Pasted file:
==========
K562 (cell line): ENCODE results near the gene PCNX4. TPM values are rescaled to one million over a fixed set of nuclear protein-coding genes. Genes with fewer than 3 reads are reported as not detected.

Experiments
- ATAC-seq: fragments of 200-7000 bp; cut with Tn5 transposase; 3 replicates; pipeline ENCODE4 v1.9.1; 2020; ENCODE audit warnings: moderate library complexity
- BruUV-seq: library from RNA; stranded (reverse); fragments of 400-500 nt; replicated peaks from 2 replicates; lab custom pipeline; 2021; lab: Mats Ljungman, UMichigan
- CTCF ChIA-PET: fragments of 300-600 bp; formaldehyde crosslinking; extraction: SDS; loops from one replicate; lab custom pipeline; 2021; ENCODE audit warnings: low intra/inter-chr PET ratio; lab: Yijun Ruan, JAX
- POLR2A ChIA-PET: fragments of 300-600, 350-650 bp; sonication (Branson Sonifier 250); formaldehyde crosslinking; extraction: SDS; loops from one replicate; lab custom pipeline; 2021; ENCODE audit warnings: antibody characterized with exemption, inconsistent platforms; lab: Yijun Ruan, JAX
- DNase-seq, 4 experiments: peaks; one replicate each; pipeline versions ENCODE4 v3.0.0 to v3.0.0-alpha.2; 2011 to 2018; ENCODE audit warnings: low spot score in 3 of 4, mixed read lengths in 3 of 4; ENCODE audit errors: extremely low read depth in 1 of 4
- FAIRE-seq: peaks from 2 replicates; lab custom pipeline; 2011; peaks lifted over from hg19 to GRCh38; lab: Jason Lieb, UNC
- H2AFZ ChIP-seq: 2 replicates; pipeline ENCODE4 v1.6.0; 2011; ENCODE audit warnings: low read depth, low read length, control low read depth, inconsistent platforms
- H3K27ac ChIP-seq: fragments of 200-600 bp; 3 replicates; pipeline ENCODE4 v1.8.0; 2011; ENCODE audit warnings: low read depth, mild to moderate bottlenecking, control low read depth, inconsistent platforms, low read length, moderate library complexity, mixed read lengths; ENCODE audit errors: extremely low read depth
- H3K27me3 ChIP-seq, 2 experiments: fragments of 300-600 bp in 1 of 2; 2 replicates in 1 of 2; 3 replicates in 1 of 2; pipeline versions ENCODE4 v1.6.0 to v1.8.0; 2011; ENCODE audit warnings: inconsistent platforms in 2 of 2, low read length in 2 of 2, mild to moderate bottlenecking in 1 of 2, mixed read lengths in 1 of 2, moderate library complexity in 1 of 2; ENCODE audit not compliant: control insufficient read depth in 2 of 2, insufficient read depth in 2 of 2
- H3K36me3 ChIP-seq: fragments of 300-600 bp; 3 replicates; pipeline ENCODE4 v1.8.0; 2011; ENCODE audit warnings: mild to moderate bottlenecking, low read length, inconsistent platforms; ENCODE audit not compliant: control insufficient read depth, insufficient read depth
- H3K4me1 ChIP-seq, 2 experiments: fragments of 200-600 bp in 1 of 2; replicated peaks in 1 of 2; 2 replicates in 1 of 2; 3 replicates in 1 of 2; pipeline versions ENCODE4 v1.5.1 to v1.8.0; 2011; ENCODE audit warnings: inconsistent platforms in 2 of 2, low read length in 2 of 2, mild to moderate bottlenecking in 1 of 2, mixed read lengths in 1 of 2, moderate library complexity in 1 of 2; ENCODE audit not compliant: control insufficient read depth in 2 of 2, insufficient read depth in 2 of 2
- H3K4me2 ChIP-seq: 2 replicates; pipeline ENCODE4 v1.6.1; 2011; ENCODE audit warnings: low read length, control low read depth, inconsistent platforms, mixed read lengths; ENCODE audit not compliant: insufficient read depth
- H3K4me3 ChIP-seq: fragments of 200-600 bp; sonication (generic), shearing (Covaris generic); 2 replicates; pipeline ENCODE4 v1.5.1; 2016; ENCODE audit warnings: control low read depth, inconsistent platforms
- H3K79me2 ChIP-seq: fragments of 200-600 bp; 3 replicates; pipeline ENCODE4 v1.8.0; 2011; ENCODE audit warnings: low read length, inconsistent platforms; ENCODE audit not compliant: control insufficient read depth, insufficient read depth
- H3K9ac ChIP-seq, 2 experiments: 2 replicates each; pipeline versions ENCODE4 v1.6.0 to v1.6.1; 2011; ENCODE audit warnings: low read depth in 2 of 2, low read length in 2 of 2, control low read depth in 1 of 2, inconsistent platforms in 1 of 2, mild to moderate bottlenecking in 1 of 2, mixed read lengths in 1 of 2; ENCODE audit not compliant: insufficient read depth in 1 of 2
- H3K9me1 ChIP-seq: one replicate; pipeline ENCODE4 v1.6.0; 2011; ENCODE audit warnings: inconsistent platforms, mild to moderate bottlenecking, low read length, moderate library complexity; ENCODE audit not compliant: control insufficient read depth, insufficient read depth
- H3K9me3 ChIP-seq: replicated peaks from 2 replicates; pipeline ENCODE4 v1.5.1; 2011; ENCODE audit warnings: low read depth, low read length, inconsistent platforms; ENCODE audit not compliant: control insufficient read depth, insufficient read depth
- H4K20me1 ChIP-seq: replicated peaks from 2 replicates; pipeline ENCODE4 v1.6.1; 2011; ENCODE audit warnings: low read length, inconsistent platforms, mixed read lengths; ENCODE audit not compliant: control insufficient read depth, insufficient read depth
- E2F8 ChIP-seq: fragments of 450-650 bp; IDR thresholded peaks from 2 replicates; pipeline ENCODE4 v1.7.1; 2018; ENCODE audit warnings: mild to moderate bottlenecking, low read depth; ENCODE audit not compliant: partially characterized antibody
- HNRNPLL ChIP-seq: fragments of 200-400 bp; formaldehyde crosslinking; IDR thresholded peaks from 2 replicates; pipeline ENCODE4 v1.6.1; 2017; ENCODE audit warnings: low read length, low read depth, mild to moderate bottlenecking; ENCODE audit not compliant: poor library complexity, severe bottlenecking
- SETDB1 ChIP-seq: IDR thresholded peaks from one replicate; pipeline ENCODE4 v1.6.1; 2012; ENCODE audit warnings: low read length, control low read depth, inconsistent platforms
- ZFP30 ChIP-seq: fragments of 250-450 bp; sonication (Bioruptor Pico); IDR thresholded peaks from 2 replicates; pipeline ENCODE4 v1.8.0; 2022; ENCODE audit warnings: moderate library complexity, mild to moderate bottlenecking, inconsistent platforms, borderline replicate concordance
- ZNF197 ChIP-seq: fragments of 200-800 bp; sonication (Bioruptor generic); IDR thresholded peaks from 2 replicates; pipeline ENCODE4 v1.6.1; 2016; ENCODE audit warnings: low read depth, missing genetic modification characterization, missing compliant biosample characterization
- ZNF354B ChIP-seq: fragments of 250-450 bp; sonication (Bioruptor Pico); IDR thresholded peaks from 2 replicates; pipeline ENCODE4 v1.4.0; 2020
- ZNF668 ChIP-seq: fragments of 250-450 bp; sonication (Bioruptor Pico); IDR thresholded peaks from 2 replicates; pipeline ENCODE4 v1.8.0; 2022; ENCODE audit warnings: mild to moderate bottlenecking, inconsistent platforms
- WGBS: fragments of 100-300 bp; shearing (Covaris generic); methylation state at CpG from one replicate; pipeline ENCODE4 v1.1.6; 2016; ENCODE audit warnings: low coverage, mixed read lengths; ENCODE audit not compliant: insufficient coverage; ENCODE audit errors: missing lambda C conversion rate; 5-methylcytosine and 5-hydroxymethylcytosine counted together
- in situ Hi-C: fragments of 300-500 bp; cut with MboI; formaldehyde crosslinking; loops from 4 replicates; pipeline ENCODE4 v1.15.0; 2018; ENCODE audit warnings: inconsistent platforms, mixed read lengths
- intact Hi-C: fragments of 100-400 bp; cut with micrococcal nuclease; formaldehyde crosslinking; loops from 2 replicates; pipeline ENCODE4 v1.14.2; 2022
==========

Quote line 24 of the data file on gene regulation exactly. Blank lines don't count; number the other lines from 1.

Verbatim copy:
- ZFP30 ChIP-seq: fragments of 250-450 bp; sonication (Bioruptor Pico); IDR thresholded peaks from 2 replicates; pipeline ENCODE4 v1.8.0; 2022; ENCODE audit warnings: moderate library complexity, mild to moderate bottlenecking, inconsistent platforms, borderline replicate concordance